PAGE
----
Effect of increased pCO2 on early shell development in great scallop (Pecten maximus Lamarck) larvae

As a result of high anthropogenic emission of CO2, partial pressure of carbon dioxide (pCO2) in the oceans has increased causing a drop in pH, known as ocean acidification (OA). Numerous studies have shown negative effects on marine invertebrates, and that the early life stages are the most sensitive to OA. We studied the effects on embryo and larvae of great scallop (Pecten maximus L.), using mean pCO2-levels of 477 (ambient), 821, 1184, and 1627 ppm. OA affected both survival and shell growth negatively after seven days. Growth was reduced with 5–10% when pCO2 increased from ambient 477 ppm to 1627 ppm, and survival based on egg number was reduced from 40.4% in the ambient group to 10.7% in the highest pCO2-group. Larvae/embryos stained with calcein one day after fertilization, showed fluorescence in the newly formed shell area indicating calcification of the shell already at the trochophore stage. Shell hinge deformities were observed at elevated pCO2-levels in trochophore larvae after two days. After seven days, deformities in both shell hinge and shell edge were observed in veliger larvae at elevated pCO2-levels. Although the growth showed a moderate reduction, survival rate and increased amount of deformed larvae indicates that P. Maximus larvae are affected by elevated pCO2 levels within the range of what is projected for the next century.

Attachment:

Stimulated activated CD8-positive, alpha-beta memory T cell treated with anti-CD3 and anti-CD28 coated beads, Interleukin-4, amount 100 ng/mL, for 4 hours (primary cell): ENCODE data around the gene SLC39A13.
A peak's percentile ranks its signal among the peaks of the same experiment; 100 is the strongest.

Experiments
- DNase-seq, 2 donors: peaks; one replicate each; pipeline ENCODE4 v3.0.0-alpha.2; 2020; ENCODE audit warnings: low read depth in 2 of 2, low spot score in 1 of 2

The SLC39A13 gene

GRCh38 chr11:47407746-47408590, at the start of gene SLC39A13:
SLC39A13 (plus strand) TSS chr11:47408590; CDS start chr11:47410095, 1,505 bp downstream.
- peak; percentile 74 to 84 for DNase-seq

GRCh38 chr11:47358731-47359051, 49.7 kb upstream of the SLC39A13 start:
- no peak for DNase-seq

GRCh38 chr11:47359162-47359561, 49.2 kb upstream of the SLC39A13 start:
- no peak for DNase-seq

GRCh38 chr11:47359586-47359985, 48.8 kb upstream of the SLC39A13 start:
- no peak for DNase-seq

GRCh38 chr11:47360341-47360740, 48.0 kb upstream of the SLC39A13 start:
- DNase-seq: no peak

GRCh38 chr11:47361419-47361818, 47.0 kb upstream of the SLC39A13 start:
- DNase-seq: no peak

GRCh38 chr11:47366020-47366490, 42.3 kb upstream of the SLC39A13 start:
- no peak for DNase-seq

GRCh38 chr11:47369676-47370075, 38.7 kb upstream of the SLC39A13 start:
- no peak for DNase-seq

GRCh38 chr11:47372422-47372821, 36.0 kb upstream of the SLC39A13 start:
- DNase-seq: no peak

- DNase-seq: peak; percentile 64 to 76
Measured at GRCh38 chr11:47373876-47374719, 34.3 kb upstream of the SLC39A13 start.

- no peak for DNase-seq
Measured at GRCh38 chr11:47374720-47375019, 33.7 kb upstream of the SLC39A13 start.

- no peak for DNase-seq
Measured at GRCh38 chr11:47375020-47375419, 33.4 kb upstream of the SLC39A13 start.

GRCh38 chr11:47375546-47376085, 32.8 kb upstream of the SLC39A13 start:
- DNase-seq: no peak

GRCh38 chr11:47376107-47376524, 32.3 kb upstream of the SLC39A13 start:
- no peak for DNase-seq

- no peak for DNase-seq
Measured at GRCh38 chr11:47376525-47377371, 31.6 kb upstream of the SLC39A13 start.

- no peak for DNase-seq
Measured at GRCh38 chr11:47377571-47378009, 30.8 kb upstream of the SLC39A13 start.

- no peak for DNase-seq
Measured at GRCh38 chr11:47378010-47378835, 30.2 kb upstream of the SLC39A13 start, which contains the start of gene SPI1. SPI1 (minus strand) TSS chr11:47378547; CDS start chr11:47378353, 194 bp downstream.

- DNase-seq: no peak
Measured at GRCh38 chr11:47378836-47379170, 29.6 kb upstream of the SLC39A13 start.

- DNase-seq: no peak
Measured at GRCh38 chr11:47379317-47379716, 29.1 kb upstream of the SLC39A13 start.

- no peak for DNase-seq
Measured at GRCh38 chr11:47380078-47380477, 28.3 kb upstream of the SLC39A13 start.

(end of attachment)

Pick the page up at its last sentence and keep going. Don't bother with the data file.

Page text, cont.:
Andersen S., Grefsrud E. S. & Harboe T., 2013. Effect of increased pCO2 on early shell development in great scallop (Pecten maximus Lamarck) larvae. Biogeosciences Discussions 10, 3281-3310. Article.


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